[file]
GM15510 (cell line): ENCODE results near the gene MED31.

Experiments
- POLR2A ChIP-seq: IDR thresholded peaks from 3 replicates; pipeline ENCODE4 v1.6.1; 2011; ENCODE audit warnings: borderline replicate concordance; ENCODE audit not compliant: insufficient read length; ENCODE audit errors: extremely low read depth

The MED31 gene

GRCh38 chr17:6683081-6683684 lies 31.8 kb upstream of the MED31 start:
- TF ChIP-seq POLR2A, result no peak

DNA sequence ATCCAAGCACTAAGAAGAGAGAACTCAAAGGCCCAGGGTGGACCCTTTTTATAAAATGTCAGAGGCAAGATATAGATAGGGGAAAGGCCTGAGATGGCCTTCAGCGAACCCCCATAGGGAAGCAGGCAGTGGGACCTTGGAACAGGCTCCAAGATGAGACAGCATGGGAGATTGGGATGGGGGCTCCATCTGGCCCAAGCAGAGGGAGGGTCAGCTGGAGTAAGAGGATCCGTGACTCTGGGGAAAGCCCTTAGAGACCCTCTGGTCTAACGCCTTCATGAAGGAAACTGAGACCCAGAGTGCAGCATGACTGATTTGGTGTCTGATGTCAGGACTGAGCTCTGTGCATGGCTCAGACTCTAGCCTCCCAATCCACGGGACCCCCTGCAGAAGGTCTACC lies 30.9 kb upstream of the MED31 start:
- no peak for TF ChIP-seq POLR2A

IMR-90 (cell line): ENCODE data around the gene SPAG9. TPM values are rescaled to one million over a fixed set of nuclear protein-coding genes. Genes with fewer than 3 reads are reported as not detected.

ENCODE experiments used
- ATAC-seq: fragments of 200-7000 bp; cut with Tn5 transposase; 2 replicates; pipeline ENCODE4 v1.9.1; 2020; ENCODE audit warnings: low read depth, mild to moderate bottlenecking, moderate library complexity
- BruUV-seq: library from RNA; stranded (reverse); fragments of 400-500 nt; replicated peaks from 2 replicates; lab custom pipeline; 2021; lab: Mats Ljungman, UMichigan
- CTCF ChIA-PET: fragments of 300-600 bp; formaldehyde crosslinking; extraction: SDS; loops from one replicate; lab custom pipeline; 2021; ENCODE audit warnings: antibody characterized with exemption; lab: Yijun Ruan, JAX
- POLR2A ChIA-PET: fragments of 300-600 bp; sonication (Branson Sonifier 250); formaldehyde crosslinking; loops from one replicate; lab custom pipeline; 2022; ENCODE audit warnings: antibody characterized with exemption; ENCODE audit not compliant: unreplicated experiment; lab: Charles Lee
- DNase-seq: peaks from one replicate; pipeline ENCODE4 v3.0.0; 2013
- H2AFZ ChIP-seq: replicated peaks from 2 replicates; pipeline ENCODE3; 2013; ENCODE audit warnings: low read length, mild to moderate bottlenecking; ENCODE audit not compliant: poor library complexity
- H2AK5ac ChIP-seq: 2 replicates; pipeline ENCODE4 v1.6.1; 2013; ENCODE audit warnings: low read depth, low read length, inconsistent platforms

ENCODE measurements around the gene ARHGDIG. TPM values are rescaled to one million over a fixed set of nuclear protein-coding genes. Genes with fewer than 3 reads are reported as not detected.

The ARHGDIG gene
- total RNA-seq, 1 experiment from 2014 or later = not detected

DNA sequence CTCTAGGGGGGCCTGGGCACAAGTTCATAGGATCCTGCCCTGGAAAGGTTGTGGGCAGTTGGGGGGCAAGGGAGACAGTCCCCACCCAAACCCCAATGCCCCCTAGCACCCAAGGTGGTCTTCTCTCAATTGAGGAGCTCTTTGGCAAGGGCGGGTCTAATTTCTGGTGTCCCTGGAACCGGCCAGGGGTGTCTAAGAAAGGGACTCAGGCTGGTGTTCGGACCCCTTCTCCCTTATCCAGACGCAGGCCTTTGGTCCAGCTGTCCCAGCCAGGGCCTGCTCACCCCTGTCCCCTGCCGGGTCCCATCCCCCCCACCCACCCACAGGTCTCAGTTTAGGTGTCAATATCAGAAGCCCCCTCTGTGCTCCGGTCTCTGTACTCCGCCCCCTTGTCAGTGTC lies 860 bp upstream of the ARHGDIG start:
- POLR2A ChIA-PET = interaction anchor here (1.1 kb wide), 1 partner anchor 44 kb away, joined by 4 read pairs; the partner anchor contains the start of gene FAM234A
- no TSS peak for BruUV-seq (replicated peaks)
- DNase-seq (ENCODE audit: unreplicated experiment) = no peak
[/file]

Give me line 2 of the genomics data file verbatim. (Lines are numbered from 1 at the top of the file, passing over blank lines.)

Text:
Experiments